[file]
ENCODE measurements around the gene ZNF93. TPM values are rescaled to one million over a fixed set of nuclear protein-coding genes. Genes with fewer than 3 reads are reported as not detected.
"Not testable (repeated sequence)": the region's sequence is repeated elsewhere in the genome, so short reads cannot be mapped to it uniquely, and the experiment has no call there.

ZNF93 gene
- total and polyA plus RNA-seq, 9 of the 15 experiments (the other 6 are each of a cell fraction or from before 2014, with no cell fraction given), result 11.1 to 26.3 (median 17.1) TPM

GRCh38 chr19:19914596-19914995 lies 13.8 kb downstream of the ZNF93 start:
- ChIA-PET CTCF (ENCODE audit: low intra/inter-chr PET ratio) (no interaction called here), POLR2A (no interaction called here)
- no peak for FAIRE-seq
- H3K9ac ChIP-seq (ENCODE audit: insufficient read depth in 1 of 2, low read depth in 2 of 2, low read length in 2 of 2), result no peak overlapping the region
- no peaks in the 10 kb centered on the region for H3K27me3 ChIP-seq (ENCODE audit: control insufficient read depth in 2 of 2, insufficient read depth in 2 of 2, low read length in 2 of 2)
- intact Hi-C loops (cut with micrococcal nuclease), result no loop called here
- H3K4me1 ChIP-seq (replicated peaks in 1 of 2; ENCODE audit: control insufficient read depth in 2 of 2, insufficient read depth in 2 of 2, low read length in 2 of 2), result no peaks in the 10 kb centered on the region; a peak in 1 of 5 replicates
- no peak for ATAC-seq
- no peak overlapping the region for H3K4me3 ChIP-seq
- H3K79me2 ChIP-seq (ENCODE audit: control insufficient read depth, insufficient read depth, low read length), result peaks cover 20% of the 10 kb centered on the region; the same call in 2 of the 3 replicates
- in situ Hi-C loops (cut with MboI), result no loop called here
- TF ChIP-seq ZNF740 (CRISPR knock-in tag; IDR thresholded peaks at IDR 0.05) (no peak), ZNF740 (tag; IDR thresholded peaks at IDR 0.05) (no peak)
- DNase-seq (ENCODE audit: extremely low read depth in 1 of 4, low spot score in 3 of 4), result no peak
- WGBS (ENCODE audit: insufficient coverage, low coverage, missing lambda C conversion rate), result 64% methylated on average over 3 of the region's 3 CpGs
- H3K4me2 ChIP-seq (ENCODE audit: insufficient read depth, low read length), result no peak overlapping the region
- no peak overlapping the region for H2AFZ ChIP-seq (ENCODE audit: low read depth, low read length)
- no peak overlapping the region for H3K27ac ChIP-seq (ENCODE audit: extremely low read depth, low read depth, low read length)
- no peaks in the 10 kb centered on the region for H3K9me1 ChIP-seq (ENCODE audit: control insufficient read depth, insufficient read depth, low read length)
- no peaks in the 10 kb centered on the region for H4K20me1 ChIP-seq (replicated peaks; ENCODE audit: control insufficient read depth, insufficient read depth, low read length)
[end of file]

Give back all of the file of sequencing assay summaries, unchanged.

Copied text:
ENCODE measurements around the gene ZNF93. TPM values are rescaled to one million over a fixed set of nuclear protein-coding genes. Genes with fewer than 3 reads are reported as not detected.
"Not testable (repeated sequence)": the region's sequence is repeated elsewhere in the genome, so short reads cannot be mapped to it uniquely, and the experiment has no call there.

ZNF93 gene
- total and polyA plus RNA-seq, 9 of the 15 experiments (the other 6 are each of a cell fraction or from before 2014, with no cell fraction given), result 11.1 to 26.3 (median 17.1) TPM

GRCh38 chr19:19914596-19914995 lies 13.8 kb downstream of the ZNF93 start:
- ChIA-PET CTCF (ENCODE audit: low intra/inter-chr PET ratio) (no interaction called here), POLR2A (no interaction called here)
- no peak for FAIRE-seq
- H3K9ac ChIP-seq (ENCODE audit: insufficient read depth in 1 of 2, low read depth in 2 of 2, low read length in 2 of 2), result no peak overlapping the region
- no peaks in the 10 kb centered on the region for H3K27me3 ChIP-seq (ENCODE audit: control insufficient read depth in 2 of 2, insufficient read depth in 2 of 2, low read length in 2 of 2)
- intact Hi-C loops (cut with micrococcal nuclease), result no loop called here
- H3K4me1 ChIP-seq (replicated peaks in 1 of 2; ENCODE audit: control insufficient read depth in 2 of 2, insufficient read depth in 2 of 2, low read length in 2 of 2), result no peaks in the 10 kb centered on the region; a peak in 1 of 5 replicates
- no peak for ATAC-seq
- no peak overlapping the region for H3K4me3 ChIP-seq
- H3K79me2 ChIP-seq (ENCODE audit: control insufficient read depth, insufficient read depth, low read length), result peaks cover 20% of the 10 kb centered on the region; the same call in 2 of the 3 replicates
- in situ Hi-C loops (cut with MboI), result no loop called here
- TF ChIP-seq ZNF740 (CRISPR knock-in tag; IDR thresholded peaks at IDR 0.05) (no peak), ZNF740 (tag; IDR thresholded peaks at IDR 0.05) (no peak)
- DNase-seq (ENCODE audit: extremely low read depth in 1 of 4, low spot score in 3 of 4), result no peak
- WGBS (ENCODE audit: insufficient coverage, low coverage, missing lambda C conversion rate), result 64% methylated on average over 3 of the region's 3 CpGs
- H3K4me2 ChIP-seq (ENCODE audit: insufficient read depth, low read length), result no peak overlapping the region
- no peak overlapping the region for H2AFZ ChIP-seq (ENCODE audit: low read depth, low read length)
- no peak overlapping the region for H3K27ac ChIP-seq (ENCODE audit: extremely low read depth, low read depth, low read length)
- no peaks in the 10 kb centered on the region for H3K9me1 ChIP-seq (ENCODE audit: control insufficient read depth, insufficient read depth, low read length)
- no peaks in the 10 kb centered on the region for H4K20me1 ChIP-seq (replicated peaks; ENCODE audit: control insufficient read depth, insufficient read depth, low read length)